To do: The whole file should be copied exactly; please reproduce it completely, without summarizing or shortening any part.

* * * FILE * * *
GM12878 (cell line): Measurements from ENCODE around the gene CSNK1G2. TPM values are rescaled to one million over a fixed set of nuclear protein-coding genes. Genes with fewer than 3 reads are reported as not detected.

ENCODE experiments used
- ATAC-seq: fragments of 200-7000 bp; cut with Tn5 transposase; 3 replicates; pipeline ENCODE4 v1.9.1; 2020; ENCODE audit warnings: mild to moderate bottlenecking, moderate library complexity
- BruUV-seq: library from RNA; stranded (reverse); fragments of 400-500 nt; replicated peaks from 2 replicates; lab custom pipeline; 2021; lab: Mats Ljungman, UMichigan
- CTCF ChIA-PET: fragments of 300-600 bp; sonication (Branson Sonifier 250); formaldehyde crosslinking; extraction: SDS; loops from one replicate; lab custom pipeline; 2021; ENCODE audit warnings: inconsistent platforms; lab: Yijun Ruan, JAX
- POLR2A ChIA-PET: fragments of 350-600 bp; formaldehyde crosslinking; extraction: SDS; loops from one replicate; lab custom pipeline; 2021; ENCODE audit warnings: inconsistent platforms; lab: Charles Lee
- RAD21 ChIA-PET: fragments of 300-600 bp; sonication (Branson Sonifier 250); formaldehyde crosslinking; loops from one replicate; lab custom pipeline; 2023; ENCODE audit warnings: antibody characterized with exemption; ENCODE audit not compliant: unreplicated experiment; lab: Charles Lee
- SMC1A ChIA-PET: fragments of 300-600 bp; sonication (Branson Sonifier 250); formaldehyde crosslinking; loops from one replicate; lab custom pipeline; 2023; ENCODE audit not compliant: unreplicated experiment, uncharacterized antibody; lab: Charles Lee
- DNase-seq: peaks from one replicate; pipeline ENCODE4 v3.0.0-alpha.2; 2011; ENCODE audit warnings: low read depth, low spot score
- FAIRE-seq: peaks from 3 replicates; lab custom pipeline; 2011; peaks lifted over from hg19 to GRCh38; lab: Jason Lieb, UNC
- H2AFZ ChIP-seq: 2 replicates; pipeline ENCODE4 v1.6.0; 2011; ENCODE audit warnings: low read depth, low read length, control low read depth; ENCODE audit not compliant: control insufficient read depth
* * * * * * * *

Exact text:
GM12878 (cell line): Measurements from ENCODE around the gene CSNK1G2. TPM values are rescaled to one million over a fixed set of nuclear protein-coding genes. Genes with fewer than 3 reads are reported as not detected.

ENCODE experiments used
- ATAC-seq: fragments of 200-7000 bp; cut with Tn5 transposase; 3 replicates; pipeline ENCODE4 v1.9.1; 2020; ENCODE audit warnings: mild to moderate bottlenecking, moderate library complexity
- BruUV-seq: library from RNA; stranded (reverse); fragments of 400-500 nt; replicated peaks from 2 replicates; lab custom pipeline; 2021; lab: Mats Ljungman, UMichigan
- CTCF ChIA-PET: fragments of 300-600 bp; sonication (Branson Sonifier 250); formaldehyde crosslinking; extraction: SDS; loops from one replicate; lab custom pipeline; 2021; ENCODE audit warnings: inconsistent platforms; lab: Yijun Ruan, JAX
- POLR2A ChIA-PET: fragments of 350-600 bp; formaldehyde crosslinking; extraction: SDS; loops from one replicate; lab custom pipeline; 2021; ENCODE audit warnings: inconsistent platforms; lab: Charles Lee
- RAD21 ChIA-PET: fragments of 300-600 bp; sonication (Branson Sonifier 250); formaldehyde crosslinking; loops from one replicate; lab custom pipeline; 2023; ENCODE audit warnings: antibody characterized with exemption; ENCODE audit not compliant: unreplicated experiment; lab: Charles Lee
- SMC1A ChIA-PET: fragments of 300-600 bp; sonication (Branson Sonifier 250); formaldehyde crosslinking; loops from one replicate; lab custom pipeline; 2023; ENCODE audit not compliant: unreplicated experiment, uncharacterized antibody; lab: Charles Lee
- DNase-seq: peaks from one replicate; pipeline ENCODE4 v3.0.0-alpha.2; 2011; ENCODE audit warnings: low read depth, low spot score
- FAIRE-seq: peaks from 3 replicates; lab custom pipeline; 2011; peaks lifted over from hg19 to GRCh38; lab: Jason Lieb, UNC
- H2AFZ ChIP-seq: 2 replicates; pipeline ENCODE4 v1.6.0; 2011; ENCODE audit warnings: low read depth, low read length, control low read depth; ENCODE audit not compliant: control insufficient read depth